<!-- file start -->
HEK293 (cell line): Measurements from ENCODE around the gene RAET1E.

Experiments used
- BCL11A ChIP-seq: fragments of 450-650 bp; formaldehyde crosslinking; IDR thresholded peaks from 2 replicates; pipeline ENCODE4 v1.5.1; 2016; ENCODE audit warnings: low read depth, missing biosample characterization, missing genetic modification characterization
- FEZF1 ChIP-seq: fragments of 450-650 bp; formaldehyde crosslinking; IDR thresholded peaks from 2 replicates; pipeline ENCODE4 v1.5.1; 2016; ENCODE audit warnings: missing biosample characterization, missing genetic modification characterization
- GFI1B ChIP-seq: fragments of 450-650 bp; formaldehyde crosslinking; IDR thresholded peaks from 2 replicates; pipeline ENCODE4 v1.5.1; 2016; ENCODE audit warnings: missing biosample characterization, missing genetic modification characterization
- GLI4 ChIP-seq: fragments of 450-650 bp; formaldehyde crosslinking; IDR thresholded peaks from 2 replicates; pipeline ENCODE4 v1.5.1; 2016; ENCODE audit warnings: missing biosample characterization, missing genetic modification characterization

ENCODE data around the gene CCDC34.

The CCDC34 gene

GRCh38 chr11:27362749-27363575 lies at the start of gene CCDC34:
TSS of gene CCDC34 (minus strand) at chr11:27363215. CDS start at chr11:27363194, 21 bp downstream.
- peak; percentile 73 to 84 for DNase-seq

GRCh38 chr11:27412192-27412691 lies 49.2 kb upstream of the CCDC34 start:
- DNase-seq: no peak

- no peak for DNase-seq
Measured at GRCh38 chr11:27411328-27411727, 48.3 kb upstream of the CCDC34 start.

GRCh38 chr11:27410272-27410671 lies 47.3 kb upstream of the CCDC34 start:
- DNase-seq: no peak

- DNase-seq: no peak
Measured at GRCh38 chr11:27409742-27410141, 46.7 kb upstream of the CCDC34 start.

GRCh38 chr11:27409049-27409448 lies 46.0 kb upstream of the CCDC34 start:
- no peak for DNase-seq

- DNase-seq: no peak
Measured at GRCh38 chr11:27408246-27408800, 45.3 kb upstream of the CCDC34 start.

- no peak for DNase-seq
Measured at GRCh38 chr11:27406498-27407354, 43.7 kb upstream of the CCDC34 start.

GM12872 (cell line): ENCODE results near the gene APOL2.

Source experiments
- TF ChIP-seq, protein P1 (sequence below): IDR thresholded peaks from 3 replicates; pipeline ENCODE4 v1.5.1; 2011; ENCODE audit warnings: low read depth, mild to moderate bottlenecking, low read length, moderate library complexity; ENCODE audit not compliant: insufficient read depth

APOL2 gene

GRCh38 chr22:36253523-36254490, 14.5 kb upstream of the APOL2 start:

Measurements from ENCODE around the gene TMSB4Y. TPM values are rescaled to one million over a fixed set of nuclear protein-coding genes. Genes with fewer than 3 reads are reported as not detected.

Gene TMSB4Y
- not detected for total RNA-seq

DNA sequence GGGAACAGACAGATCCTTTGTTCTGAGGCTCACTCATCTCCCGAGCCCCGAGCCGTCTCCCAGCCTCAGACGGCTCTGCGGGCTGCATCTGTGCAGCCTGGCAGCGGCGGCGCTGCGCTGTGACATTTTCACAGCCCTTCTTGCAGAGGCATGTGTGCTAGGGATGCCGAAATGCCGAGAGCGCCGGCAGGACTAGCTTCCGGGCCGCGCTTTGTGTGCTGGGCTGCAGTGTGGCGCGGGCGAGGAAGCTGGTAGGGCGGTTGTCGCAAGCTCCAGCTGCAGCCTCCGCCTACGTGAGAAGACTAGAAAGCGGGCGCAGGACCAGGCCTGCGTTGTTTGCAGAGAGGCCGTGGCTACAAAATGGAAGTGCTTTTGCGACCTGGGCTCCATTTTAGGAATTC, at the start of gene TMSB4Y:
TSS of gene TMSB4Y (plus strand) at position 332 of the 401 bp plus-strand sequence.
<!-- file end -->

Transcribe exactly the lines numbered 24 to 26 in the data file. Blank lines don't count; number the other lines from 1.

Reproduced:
- no peak for DNase-seq
Measured at GRCh38 chr11:27406498-27407354, 43.7 kb upstream of the CCDC34 start.

GM12872 (cell line): ENCODE results near the gene APOL2.